Friday, September 28, 2007

The story of an Acrobits -- Sinjun Weston

This story unfolded 27 years ago at the original NERF fly site in Midrand

It all started when my dad decided to build what looked like a very nice and stable biplane. The plan was originally seen in a UK based modeling magazine. I think it might have been Radio Modeler

In any case, the plan was purchased and we showed much excitement when it arrived by post. Hours were spent pouring over the technical drawing, which consisted of 2 sheets, one for the fuselage and one for the wings. Dad had built a few models in his time but I don't think he realized the complexity of this project. The plan was structurally fairly straight forward (if you build from a plan on a regular basis) but lacked any form of building booklet.
The modeler was left in the dark in such areas as choice of wood for the various components as well as useful tips for the construction of the model
I for one was new to the modeling scene, so was of little help

In any case, Dad proceeded to build "Acrobits".
The name by the way was from the designer who had if I remember correctly, had built several Biplanes, Crashed several Biplanes and found he had several Biplane components left over. So was born "Acrobits "

Well after some months of part time building, the basic fuselage was completed as well as two wings.
Covering was done in of all things, silk and then a layer or two of paint was sprayed over this (I'm not sure what dad was smoking, Solarfilm would have been just as good).
Acrobits was rolled off the bench with a Webra 60 upfront and I still remember thinking this model feels heavy. Well I did not want to upset my dad and the model did look good in yellow and red - didn't it!!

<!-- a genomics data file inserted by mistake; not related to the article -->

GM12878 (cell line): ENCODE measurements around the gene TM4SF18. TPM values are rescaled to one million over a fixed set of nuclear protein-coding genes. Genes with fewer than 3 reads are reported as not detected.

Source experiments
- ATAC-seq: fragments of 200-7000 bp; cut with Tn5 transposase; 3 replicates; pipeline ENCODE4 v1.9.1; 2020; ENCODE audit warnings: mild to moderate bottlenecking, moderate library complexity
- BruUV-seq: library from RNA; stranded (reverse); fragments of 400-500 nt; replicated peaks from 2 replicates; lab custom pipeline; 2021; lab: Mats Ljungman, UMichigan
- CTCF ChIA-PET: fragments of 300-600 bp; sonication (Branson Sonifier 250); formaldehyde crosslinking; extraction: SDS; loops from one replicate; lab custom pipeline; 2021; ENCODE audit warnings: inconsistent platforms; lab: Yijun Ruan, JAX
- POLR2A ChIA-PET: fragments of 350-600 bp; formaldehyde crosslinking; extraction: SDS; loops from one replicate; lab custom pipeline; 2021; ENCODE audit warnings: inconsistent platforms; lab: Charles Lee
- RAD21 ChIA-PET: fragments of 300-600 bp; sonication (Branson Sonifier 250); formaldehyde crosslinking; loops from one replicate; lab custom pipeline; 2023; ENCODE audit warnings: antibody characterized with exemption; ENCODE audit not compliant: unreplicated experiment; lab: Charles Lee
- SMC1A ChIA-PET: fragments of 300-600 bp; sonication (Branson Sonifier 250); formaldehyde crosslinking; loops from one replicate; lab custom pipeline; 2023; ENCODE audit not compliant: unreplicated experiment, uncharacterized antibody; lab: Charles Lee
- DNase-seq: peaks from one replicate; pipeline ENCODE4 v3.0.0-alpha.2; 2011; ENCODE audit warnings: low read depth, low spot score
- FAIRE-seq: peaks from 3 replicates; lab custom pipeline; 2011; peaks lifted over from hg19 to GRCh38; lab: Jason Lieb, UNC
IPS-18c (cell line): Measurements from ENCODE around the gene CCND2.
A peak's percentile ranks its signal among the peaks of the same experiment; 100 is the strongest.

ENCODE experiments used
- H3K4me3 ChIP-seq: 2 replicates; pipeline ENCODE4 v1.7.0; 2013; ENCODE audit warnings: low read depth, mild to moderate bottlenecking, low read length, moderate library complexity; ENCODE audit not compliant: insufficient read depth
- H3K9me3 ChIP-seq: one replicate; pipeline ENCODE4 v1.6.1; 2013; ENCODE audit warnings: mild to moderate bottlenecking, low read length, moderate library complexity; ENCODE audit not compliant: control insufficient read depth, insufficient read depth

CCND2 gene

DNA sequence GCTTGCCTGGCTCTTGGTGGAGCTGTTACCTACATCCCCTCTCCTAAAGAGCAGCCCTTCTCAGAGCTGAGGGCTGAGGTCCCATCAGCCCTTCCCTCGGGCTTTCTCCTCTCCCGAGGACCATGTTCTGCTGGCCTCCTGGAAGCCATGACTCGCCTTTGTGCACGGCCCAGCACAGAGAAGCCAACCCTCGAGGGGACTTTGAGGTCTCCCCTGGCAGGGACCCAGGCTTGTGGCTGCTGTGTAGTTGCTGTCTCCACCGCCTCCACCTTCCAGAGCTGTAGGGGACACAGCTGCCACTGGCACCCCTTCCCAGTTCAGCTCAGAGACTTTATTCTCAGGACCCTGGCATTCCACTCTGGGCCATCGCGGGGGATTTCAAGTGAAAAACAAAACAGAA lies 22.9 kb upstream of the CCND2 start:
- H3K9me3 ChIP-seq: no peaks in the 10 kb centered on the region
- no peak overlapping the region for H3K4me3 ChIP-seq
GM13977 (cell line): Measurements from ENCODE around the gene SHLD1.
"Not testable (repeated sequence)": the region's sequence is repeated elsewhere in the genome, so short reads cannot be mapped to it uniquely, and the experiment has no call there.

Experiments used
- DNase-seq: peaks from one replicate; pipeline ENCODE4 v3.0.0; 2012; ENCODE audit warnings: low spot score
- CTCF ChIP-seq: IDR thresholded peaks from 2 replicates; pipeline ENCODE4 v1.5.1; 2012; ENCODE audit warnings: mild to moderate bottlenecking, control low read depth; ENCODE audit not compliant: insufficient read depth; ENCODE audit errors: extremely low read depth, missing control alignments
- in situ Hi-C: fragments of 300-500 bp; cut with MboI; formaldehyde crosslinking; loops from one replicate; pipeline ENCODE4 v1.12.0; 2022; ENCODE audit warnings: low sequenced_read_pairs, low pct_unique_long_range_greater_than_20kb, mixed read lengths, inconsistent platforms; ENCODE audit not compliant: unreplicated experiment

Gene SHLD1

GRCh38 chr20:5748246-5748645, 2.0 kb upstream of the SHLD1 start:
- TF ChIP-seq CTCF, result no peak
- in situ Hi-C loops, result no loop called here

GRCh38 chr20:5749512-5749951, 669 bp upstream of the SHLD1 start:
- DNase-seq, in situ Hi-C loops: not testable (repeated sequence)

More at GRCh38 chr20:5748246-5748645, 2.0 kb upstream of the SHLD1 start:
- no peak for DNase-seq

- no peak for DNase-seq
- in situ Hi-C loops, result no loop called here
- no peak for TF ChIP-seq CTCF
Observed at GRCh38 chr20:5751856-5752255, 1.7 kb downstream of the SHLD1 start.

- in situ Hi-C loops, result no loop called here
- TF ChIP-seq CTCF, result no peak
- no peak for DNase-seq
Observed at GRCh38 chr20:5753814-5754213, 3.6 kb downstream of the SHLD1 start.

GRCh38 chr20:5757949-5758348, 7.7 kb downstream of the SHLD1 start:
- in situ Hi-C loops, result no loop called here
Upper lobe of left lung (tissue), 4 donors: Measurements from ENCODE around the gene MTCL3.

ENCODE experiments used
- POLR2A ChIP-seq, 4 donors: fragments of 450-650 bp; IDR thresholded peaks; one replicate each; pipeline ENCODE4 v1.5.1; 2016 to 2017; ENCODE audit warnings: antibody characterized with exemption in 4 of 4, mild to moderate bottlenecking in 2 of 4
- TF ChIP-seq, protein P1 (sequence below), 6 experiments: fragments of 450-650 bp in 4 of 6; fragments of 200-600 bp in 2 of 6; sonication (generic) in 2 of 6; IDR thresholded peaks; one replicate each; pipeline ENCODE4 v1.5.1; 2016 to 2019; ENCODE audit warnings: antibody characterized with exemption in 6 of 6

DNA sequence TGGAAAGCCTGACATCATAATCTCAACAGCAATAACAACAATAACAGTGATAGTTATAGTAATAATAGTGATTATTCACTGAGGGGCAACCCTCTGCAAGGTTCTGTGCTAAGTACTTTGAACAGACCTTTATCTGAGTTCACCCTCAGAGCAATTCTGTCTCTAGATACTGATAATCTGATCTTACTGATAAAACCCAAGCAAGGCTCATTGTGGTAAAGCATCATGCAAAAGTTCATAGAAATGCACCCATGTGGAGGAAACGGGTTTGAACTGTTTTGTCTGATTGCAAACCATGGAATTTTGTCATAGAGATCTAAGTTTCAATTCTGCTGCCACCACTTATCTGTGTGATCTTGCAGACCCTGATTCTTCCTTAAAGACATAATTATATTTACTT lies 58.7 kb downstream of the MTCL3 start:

Dave Jenkins from Redleys (remember the Calton Center corner hookie) very kindly offered to test fly Acrobits (the poor Man) for us and so one winter's day found us at NERF with nerves slightly shot with the anticipated waiting.
After engine checks and radio checks were completed, Acrobits was sent down the runway at full throttle.
The picture of Acrobits lifting off, going into a steady climb, completing a full loop and a bone charring nose first smash into the concrete runway wont be forgotten in a long time
The CG, is that important ?? asked my dad. But its not shown on the plan !!


Well after some weeks of pondering over the wreckage and almost a kg of lead on the nose, Acrobits was ready again to "grace" the skies
This time all went well and although we were flying a kg of parasitic lead up front, the biplane flew fairly well but was a bit sluggish at the controls
(something about wing loading was mentioned... )

Some months after the maiden flight, again a sight I'll never forget.
While Acrobits was at an altitude of +- 200m, the top wing decided to part from the fuselage. The (bi)- plane rolled over onto its back and after exceeding VNE twice, completed a almost perfect pull out above terra firma

If only the donga had not got in the way .....

No comments:

Blog Archive

Total Pageviews


Web site terms and conditions

Copyright of material on all the pages of this site is vested in the SAMAA or the original authors. You may use the material in terms of the Creative Commons license for non-commercial purposes on the condition that you acknowledge its origin.

This work is licensed under a Creative Commons License

The views expressed on this web site, or on any directly or indirectly linked site, are not necessarily those of the SAMAA Committee, or the web editor. The information provided on this site is provided for recreational purposes only. The SAMAA and the authors of presented content assume no liability whatsoever on the use of information contained in this site. The information on this site is provided on an "as-is" basis, without warrantee of any kind. Links provided on this site will let you leave the SAMAA web site. The linked sites are not under the control of the SAMAA, and the SAMAA is not responsible for the contents of any linked site, or any link contained within a linked site, or updates to such sites.